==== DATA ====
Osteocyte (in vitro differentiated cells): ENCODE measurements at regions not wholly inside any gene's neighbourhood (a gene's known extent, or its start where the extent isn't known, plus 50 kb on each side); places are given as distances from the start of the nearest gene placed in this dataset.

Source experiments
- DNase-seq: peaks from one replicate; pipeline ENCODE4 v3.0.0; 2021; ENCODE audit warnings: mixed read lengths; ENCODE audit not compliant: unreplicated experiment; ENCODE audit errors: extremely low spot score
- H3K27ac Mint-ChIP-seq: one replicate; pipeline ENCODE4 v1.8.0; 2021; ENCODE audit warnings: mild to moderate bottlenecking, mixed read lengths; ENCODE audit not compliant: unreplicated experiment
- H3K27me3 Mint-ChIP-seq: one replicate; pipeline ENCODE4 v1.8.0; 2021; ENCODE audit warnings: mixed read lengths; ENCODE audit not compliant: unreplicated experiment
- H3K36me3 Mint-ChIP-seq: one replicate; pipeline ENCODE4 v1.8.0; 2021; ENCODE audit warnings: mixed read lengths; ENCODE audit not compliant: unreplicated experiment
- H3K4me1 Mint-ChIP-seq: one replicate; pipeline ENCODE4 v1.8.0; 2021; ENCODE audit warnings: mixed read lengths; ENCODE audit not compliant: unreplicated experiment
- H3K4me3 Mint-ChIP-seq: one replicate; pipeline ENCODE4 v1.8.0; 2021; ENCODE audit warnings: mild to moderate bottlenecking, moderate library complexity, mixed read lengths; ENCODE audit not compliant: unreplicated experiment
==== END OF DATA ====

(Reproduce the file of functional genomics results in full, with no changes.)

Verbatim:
Osteocyte (in vitro differentiated cells): ENCODE measurements at regions not wholly inside any gene's neighbourhood (a gene's known extent, or its start where the extent isn't known, plus 50 kb on each side); places are given as distances from the start of the nearest gene placed in this dataset.

Source experiments
- DNase-seq: peaks from one replicate; pipeline ENCODE4 v3.0.0; 2021; ENCODE audit warnings: mixed read lengths; ENCODE audit not compliant: unreplicated experiment; ENCODE audit errors: extremely low spot score
- H3K27ac Mint-ChIP-seq: one replicate; pipeline ENCODE4 v1.8.0; 2021; ENCODE audit warnings: mild to moderate bottlenecking, mixed read lengths; ENCODE audit not compliant: unreplicated experiment
- H3K27me3 Mint-ChIP-seq: one replicate; pipeline ENCODE4 v1.8.0; 2021; ENCODE audit warnings: mixed read lengths; ENCODE audit not compliant: unreplicated experiment
- H3K36me3 Mint-ChIP-seq: one replicate; pipeline ENCODE4 v1.8.0; 2021; ENCODE audit warnings: mixed read lengths; ENCODE audit not compliant: unreplicated experiment
- H3K4me1 Mint-ChIP-seq: one replicate; pipeline ENCODE4 v1.8.0; 2021; ENCODE audit warnings: mixed read lengths; ENCODE audit not compliant: unreplicated experiment
- H3K4me3 Mint-ChIP-seq: one replicate; pipeline ENCODE4 v1.8.0; 2021; ENCODE audit warnings: mild to moderate bottlenecking, moderate library complexity, mixed read lengths; ENCODE audit not compliant: unreplicated experiment